Wednesday, January 18, 2012

10 Things I have learned while living in Lusaka

1. Pedestrians never EVER have the right of way.
2. 24 people on the minibus is perfectly acceptable
3. The concept of lines doesn't exist here.
4. A burning fire on the side of the road is nothing to be alarmed about. People are just burning their trash usually unattended.
5. Shards of glass protruding from the top of a wall is the common burglar system.
6. AK47s slung on cop's shoulders doesn't seem to bother anyone.
7. All women are affectionately called momma.
8. Excessive honking while you are walking doesn't mean that people think you are hot. They assume because you are white that you have an endless amount of money for taxis.
9. Hanging out at the mall hasn't been this much fun since Jr.High
10. "You've gotten fat." is a compliment which means you are doing well for yourself.

Sunday, January 15, 2012

Weekend Wrapup

On Friday we went to spend the evening with the Sherry family. They just put up a zip line in their backyard and Will needed to make sure it was legit. Caroline is an amazing cook. She prepared enchiladas and for dessert brownies and vanilla ice cream. 

The Sherry Family
On Saturday we planned to have brunch with another couple. We headed over to their house and to our surprise all our friends were there. They put together a surprise baby shower for us. We ate and played games. They bought us a gift certificate to Amazon, a handmade baby blanket, and a dvd highlighting our time here. I was speechless. I have only known these people for 6 months and I was blown away by their generosity.

I cried.
Just chatting it up.
Posing with Julie and Kali.
The game coordinator

The yummy food.

Games...all kinds of games.
The Roomies

On Saturday afternoon we went to the hash. The hash is popular in the expat world. Their moto is "a drinking club with a running problem." Each Saturday they have a new place to run. This week it was held at the forestry club. The scenery is typically beautiful. They mark out different paths and you have to figure out which way is correct. It ends up being about 5k once you are finished. There is also a walking path which is what I did with my friend Julie. When the run is over they all stand in a circle to punish, reward, or recognize individuals. Then they sing the following song each time someone is called into the circle.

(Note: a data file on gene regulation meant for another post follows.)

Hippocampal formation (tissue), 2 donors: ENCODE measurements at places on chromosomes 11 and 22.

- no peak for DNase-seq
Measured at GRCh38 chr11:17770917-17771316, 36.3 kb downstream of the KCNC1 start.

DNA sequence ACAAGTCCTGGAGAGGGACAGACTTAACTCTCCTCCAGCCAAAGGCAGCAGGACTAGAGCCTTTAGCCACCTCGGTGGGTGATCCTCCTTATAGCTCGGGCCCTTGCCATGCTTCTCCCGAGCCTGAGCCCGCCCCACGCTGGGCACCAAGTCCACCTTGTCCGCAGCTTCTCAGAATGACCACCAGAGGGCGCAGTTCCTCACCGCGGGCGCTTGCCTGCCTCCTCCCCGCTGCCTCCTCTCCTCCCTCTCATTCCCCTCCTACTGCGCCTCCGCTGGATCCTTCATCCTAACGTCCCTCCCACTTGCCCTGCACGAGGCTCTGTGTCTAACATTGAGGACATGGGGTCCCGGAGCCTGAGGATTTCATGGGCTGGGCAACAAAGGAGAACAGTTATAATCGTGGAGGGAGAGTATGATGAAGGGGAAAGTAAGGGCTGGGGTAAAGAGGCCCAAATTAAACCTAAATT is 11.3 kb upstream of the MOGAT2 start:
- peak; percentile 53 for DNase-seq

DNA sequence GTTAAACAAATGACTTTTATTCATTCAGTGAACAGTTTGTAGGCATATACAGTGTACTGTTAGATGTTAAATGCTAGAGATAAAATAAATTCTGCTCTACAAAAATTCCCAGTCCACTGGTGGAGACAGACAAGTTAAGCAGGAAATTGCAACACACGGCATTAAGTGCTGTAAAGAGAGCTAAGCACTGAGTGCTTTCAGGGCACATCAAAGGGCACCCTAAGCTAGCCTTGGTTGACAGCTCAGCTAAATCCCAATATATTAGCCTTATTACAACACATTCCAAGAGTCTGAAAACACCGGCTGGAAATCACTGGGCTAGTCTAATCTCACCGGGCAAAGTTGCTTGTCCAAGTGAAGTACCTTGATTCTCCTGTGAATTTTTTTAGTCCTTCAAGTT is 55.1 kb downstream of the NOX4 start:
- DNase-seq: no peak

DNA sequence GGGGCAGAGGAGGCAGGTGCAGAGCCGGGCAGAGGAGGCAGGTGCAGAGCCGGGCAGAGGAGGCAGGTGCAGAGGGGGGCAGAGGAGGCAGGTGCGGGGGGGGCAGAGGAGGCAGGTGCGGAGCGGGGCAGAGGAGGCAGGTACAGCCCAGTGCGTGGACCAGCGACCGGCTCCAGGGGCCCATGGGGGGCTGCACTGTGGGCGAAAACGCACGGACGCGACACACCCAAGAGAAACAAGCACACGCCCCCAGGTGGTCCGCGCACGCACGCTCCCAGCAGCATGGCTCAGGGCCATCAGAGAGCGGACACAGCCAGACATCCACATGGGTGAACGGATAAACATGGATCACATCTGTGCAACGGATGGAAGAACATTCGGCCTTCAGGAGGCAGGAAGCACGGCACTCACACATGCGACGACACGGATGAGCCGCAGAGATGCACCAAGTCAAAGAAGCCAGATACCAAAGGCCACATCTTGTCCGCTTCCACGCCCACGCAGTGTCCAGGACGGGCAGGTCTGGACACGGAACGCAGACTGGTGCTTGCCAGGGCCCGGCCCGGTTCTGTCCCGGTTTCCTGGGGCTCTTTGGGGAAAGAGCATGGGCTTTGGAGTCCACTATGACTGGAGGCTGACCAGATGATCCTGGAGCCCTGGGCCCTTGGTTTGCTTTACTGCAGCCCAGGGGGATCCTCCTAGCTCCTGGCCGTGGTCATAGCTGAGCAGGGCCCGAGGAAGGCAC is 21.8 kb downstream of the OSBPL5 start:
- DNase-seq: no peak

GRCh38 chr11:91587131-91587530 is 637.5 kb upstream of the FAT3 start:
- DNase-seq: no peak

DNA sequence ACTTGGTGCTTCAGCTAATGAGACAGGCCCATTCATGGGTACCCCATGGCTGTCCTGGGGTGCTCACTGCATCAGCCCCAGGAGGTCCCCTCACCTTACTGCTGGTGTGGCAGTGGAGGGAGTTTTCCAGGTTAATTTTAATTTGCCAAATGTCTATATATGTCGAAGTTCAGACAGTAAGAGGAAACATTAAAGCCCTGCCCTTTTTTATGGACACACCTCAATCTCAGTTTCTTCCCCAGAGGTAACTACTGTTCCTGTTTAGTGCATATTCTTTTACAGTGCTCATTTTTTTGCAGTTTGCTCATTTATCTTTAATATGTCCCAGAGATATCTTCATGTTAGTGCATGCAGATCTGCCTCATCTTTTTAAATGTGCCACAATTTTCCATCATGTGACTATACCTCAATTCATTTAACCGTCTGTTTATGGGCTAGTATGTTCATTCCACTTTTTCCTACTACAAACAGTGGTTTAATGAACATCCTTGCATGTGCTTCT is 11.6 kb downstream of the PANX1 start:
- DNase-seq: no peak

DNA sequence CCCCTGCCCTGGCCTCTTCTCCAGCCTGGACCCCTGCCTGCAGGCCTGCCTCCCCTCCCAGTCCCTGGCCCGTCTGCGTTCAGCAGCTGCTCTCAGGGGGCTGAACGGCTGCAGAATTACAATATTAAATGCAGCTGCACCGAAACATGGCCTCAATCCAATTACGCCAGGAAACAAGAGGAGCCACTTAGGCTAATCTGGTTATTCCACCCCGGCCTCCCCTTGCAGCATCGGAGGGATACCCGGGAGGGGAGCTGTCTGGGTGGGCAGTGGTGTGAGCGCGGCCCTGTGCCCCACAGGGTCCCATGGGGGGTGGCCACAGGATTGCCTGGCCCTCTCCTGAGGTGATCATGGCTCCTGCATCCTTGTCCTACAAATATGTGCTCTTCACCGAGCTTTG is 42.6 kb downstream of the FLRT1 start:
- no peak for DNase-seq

"Here's to Jill she is blue. She is a hasher through and through. She is a piss pot so they say she'll never get to heaven in a long long way. Drink it down down down......Why are we waiting?"

When the song gets to drink it down you have to finish your beer. They called us into the circle because I am pregnant. They called us 2 and 7/8s. It is really random and also really fun. 
Julie and Syd were called into the circle because of their
matching bright colored shirts.
Our crew.
Giving love to the bean
On Sunday we headed to the market to buy a few last minute gifts for people. Will and I finally set goals for 2012. We are a little behind but better late than never. We managed to visit our favorite doughnut shop for one last time and then headed to lunch with some friends. We capitalized on a rainy afternoon with an office marathon. It was one of the best weekends I have had in Lusaka. 

We are both starting to get sad about leaving. We have loved our time here and wouldn't trade it for anything. We have met some wonderful people and will cherish the time we got to have with them...especially our house mates. We love you guys.

Tuesday, January 10, 2012

My First Fondant Experience

My roommate Sydney and I recently got to help one of our co workers, Peggy, who was making a cake for a Christmas party at a local orphanage. I had no experience with fondant before this adventure.  Peggy showed us the ropes and taught us how to mix the colors and make the presents.

Our fondant balls.

Making colors.

The pro at work.

We like to call her creative fingers Syd.

Our handy work.

Our presents.

Peggy's cakes for the party.

Those are some of the prettiest presents I have
ever seen.

I always enjoy exploring new creative avenues, but fondant is a world I may not visit too often. It is very tedious. To all that make fondant cakes like my sister in law I am seriously impressed with your creativity and attention to detail.

Monday, January 9, 2012

32 Weeks